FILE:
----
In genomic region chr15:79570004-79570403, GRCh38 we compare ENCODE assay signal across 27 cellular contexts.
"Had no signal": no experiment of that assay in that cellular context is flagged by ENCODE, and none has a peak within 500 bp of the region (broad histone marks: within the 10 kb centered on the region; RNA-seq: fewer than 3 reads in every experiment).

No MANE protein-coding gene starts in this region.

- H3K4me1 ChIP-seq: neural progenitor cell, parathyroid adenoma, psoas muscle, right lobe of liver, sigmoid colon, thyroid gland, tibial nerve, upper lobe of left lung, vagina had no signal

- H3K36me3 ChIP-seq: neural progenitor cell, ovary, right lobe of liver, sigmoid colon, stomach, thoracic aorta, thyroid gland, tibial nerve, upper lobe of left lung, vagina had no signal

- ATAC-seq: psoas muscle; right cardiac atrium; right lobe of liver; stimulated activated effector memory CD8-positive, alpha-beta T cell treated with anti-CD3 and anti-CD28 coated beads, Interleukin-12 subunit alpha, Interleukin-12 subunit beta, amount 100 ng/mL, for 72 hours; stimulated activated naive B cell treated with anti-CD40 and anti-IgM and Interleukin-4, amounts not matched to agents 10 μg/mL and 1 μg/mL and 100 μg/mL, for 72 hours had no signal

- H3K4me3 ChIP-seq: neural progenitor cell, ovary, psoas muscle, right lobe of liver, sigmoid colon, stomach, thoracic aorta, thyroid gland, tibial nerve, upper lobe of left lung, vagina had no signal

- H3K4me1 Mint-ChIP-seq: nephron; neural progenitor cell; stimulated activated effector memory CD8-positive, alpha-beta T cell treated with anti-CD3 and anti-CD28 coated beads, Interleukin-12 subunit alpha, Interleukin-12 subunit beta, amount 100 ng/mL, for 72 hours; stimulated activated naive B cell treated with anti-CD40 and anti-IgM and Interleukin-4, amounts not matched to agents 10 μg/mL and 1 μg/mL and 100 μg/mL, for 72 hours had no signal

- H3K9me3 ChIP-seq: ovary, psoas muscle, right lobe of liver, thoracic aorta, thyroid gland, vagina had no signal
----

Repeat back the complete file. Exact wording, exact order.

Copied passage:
In genomic region chr15:79570004-79570403, GRCh38 we compare ENCODE assay signal across 27 cellular contexts.
"Had no signal": no experiment of that assay in that cellular context is flagged by ENCODE, and none has a peak within 500 bp of the region (broad histone marks: within the 10 kb centered on the region; RNA-seq: fewer than 3 reads in every experiment).

No MANE protein-coding gene starts in this region.

- H3K4me1 ChIP-seq: neural progenitor cell, parathyroid adenoma, psoas muscle, right lobe of liver, sigmoid colon, thyroid gland, tibial nerve, upper lobe of left lung, vagina had no signal

- H3K36me3 ChIP-seq: neural progenitor cell, ovary, right lobe of liver, sigmoid colon, stomach, thoracic aorta, thyroid gland, tibial nerve, upper lobe of left lung, vagina had no signal

- ATAC-seq: psoas muscle; right cardiac atrium; right lobe of liver; stimulated activated effector memory CD8-positive, alpha-beta T cell treated with anti-CD3 and anti-CD28 coated beads, Interleukin-12 subunit alpha, Interleukin-12 subunit beta, amount 100 ng/mL, for 72 hours; stimulated activated naive B cell treated with anti-CD40 and anti-IgM and Interleukin-4, amounts not matched to agents 10 μg/mL and 1 μg/mL and 100 μg/mL, for 72 hours had no signal

- H3K4me3 ChIP-seq: neural progenitor cell, ovary, psoas muscle, right lobe of liver, sigmoid colon, stomach, thoracic aorta, thyroid gland, tibial nerve, upper lobe of left lung, vagina had no signal

- H3K4me1 Mint-ChIP-seq: nephron; neural progenitor cell; stimulated activated effector memory CD8-positive, alpha-beta T cell treated with anti-CD3 and anti-CD28 coated beads, Interleukin-12 subunit alpha, Interleukin-12 subunit beta, amount 100 ng/mL, for 72 hours; stimulated activated naive B cell treated with anti-CD40 and anti-IgM and Interleukin-4, amounts not matched to agents 10 μg/mL and 1 μg/mL and 100 μg/mL, for 72 hours had no signal

- H3K9me3 ChIP-seq: ovary, psoas muscle, right lobe of liver, thoracic aorta, thyroid gland, vagina had no signal